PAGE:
Written by Guest Blogger Deborah McClean.
I don't know what to write!
Every writer fears writer’s block, that time when you sit in front of a keyboard with a blank screen, fighting the temptation to check Facebook again or slip over to CNN. What to write? It’s a painful question and one that keeps many people from entering into social media.
10 Tips for to Keep the Well Running
- Skim the news. All news is local. What’s happening in the real world that involves your readers? Are you supplying pump motors for the oil clean up? Is an employee giving up vacation time to volunteer for a worthy cause? Use the news for inspiration.
- Adapt headlines from the world press and popular magazine covers. Brian Clark at Copyblogger uses a version of this he calls The Cosmo Headline Technique for Blogging Inspiration. What headlines can you steal and adapt that will result in creating good blog content when you deliver the story?
- Use your contacts. Ask your Facebook friends. Tweet for ideas. If you write for a HVAC company, ask your FB fans or friends what questions they have about proper cleaning, efficient use or cost control, in relation to air conditioners.
- Start a clip file. This tip saves me daily. I have two-pocket portfolio files for a number of business entities I write for, and I’m always putting in clippings from newspapers, general magazines and trade publications, or even jotting down interesting urls. When I write a blog inspired by that clipping, I note the date, and move the clipping to the other pocket. Don’t be afraid to use as topic as inspiration more than once!
- Listen to yourself. The answer to “I wonder why……” is always a blog. And I don’t mean “I wonder why my mother loves my sister more than me?” The questions you ask yourself about the world are great jumping off points for blog pieces. Ditto for “I remember when….”
- Arrange an interview. If you’re blogging for a non-profit, talk to your donors, your corporate supporters, and the people you help. If you’re Audubon, you have numerous postings just in describing a day in the life of a bird or a tree or an eco-system that is sustained by the interest and donations of your members. If you’re United Way, you have success stories from every agency you support, and progress articles to write about local issues that your United Way is trying to resolve.
- Read other bloggers. This tip is so easy it’s almost cheating, but in reality, everything HAS already been written. But it hasn’t been written for your particular audience, or from your perspective. Read what other bloggers in your business arena are writing, and see if it inspires a response or rebuttal or agreement or opinion or repurposing your blog. The op ed pages of the newspaper are good for this inspiration as well.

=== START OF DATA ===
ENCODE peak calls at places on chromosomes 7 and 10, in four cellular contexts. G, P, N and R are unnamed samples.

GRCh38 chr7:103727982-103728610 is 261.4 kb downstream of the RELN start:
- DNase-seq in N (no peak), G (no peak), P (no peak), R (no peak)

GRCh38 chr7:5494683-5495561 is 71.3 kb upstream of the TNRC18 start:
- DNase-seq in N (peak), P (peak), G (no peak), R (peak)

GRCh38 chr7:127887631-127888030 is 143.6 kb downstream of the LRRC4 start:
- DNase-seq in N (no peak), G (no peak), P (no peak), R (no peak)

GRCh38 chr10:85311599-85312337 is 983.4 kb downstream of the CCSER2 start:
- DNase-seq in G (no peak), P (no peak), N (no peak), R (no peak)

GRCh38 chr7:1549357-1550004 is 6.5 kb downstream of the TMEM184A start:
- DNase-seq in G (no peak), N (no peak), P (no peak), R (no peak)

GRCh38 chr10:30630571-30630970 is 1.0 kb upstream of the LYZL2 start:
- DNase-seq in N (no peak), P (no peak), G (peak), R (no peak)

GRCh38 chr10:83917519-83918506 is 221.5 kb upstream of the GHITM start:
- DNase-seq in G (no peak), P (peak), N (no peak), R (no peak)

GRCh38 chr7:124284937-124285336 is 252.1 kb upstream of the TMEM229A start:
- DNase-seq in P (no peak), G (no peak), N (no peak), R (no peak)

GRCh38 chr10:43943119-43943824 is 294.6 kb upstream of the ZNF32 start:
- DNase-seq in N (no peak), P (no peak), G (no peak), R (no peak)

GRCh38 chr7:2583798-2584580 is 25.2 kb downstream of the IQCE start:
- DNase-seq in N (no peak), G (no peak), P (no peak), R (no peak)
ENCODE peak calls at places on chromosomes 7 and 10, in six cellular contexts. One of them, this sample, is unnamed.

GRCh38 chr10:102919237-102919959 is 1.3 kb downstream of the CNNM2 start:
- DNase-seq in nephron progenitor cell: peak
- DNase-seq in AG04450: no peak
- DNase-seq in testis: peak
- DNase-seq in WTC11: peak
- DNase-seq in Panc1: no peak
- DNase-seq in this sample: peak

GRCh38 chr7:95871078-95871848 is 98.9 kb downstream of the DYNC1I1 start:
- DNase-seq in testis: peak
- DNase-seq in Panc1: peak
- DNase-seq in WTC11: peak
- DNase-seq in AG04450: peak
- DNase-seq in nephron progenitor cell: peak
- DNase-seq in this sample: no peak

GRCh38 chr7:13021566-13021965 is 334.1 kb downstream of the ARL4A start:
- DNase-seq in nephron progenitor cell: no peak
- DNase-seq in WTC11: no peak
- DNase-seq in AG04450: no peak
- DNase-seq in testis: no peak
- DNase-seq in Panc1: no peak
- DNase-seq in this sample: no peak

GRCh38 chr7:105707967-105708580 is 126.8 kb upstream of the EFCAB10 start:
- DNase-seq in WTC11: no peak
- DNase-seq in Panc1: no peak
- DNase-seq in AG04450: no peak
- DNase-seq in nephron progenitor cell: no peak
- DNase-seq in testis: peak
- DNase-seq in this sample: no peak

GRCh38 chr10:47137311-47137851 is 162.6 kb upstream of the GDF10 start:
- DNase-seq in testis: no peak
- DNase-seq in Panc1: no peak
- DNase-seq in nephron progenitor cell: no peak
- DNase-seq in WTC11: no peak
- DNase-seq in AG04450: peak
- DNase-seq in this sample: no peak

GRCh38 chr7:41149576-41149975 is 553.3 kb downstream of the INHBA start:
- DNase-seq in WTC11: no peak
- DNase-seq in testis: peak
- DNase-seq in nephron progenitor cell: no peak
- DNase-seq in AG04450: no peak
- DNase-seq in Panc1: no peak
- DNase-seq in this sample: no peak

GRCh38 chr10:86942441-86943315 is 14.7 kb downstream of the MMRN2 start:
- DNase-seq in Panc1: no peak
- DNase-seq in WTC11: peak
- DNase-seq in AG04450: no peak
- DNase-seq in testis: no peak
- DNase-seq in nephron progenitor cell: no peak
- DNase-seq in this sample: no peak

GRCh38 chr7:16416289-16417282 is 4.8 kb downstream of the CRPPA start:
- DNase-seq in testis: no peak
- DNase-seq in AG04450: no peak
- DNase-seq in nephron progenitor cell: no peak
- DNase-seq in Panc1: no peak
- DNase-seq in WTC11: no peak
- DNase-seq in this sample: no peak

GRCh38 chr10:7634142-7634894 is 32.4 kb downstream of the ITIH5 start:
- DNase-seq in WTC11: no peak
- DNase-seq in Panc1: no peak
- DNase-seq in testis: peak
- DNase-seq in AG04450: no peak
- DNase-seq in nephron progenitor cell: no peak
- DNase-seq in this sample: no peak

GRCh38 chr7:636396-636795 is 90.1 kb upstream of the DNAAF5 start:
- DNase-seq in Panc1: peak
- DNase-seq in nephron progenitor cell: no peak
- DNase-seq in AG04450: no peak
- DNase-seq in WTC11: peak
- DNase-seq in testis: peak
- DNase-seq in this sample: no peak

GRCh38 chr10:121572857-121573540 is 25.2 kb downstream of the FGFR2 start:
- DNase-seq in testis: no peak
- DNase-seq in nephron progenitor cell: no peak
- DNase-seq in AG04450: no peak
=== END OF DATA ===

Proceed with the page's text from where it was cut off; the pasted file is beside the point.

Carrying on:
- Use your library and other resources, including coworkers. If you’re writing using the 80/20 rule (80% of what you write is value-added info about other products, services or ideas, and only 20% is about your product or involves a sales pitch) then look around for inspiration in your daily work world. If you’re writing for a woodworking company and they have to carefully cover their cherry planking to keep it from changing colors in the sun, ask about the process, go on-line and research the chemistry involved, and find out how co-workers deal with errors.
- Use the web. Find a couple of sites that promote themselves as blogging inspiration and add them to your RSS feed. Make sure you print off/write down any ideas that are appealing and add them to your file.
- Read product and book reviews. Go to Amazon.com and type in your business area, town or state, product or service, whatever. You’re bound to have product and book reviews come up that might well inspire a post or two.
Stick with it. Good business blog posts generally involve more than your own opinion. Writing is hard work that involves research and revision. If you’re blogging for a company but they don’t really consider it “part of your job” and don’t want you to spend an average of two hours on each researched post, then you need to revisit your work priority. It’s better to blog once every few weeks with something meaningful than to dash out a daily or weekly blog that’s fluff.
And my personal last resort: a couple of postings that I keep in reserve that can be easily tweaked and published. I always ask myself if I REALLY need to use my emergency stash, and often the answer is no, but it’s great to know that if I’m really in trouble, I have one last option. I try to avoid this by writing several postings in advance of my deadline.
What do you find works to get your inspirational juices flowing? If you have other tips, post them!